My mother died on March 1, 2016. It was a Tuesday. Although I had been expecting this call every day since the age of sixteen I was not expecting this call on this particular day and it felt nothing like I had prepared myself to feel. It was a phone call. Then a voicemail. A returned phone call followed by police banging on my apartment door handing me a crudely written phone number on a piece of torn notebook paper. I cried a cry that was more animal than human and I granted myself silent permission to fall to the floor and howl into my hands. This only happens once and it was happening now. There was no room for gravity here. What followed was a blur of phone calls and breakdowns. Telling my grandmother that her daughter had died and explaining to her why I didn’t have the strength to tell my sister. Various calls to various departments of the Florida police and medical examiners and funeral homes. I was next of kin, or as my mom likely painted it, only kin. In some ways this was accurate. There was no funeral. There would be no gathering of people who loved her, no flowers or last wishes granted. Instead, a state funded cremation contingent on my competency and diligence in filling out the appropriate forms and talking to the appropriate people at the appropriate times about the things and the stuff and my head was swampy mess of emotions, facts, tasks and visions of her dying.
I later found out that she had died alone. The details are not important here other than she died alone. The medical examiner was upfront with me in confessing that it was unclear if her death was caused by a recent overdose or decades of abuse. I later found out that she had fallen ill a week earlier. Chest pains and incessant vomiting for five days straight. She was supposed to go to the hospital the morning of her death. She died alone. I say this silently and out loud to myself multiple times a day. It haunts me before I go to sleep and distracts me while I’m awake. She had to know that I loved her. This is something I’ve actively had to convince myself of every day since she died and every day before then when she was alive.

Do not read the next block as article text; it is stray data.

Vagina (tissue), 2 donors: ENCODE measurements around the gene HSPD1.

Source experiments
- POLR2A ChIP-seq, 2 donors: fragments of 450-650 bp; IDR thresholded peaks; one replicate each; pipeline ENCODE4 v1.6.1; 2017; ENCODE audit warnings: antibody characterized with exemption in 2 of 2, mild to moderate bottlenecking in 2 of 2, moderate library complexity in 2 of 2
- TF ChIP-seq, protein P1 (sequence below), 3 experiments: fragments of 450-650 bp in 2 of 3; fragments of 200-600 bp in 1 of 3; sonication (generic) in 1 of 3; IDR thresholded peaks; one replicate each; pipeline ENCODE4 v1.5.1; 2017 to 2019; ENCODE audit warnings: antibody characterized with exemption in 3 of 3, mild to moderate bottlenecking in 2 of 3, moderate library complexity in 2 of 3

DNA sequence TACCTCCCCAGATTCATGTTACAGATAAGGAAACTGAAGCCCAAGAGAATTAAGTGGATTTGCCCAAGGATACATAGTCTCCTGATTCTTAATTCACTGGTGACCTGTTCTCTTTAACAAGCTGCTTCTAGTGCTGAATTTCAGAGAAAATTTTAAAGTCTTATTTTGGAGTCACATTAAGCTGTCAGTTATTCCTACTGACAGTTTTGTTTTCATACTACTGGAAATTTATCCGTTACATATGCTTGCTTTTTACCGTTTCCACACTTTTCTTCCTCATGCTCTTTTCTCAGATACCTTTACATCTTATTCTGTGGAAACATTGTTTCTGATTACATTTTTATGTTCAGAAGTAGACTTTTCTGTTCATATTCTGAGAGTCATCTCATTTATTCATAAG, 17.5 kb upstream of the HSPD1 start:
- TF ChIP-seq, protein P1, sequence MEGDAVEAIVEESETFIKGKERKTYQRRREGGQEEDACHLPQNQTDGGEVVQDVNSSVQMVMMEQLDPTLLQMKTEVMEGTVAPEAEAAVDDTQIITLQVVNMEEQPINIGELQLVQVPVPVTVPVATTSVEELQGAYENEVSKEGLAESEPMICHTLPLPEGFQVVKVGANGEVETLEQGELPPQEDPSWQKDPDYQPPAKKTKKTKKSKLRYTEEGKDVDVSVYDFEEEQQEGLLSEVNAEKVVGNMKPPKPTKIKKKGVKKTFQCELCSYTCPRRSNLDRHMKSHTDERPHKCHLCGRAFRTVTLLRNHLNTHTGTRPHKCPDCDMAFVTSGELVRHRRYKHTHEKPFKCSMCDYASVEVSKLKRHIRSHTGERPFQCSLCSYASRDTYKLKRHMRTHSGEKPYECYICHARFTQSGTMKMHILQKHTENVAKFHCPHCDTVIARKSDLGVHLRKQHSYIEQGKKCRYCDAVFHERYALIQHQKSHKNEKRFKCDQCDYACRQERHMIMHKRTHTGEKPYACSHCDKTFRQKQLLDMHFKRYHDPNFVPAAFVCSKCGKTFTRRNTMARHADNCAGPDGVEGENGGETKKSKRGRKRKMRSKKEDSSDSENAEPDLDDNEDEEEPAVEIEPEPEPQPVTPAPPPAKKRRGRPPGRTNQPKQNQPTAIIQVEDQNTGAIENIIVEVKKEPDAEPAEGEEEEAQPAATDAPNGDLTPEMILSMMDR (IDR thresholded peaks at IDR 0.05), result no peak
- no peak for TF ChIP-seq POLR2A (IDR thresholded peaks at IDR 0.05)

It would take an exhausting effort to explain or condense the complex history of our relationship and even if I were to it would likely translate into backwards, filed down braille. Present tense has been reverted to past tense. Each time I encounter this new adjustment in speech I am forced to pause, the weight of contrast between what is and what was holds my tongue in contempt until I am able to accept the truth again. She was a poet and a dancer. She loved punk music and Ginsburg as much as she loved The Brady Bunch and Hanna-Barbera cartoons. She preferred chocolate milk over water and dysfunction over boredom. She was always naked and when she wasn’t she was a barely clothed compromise. She was also an addict. Part of me think she loved that about herself. I didn't love that about her. But I understood it somehow. Some days she was my friend, others a tireless thorn in my side. She fought for and against both sides every day and believed in a version of God she crafted from philosophy books and Jim Morrison records. I could go on and on and never would I be able to truly define her and in truth I think I was the only one who could ever come close. This comes as both a burden and an honor as baring the sole weight of understanding someone as intricately woven as Valerie is a huge responsibility; an eternal study in compassion. Tense correctness aside, I have found what perhaps I had been looking for my whole life with her. I have found strength and gratitude in knowing she is my mother and that I am forever her daughter and that somewhere within that equation is a love that can never be taken from either one of us; above ground or below it.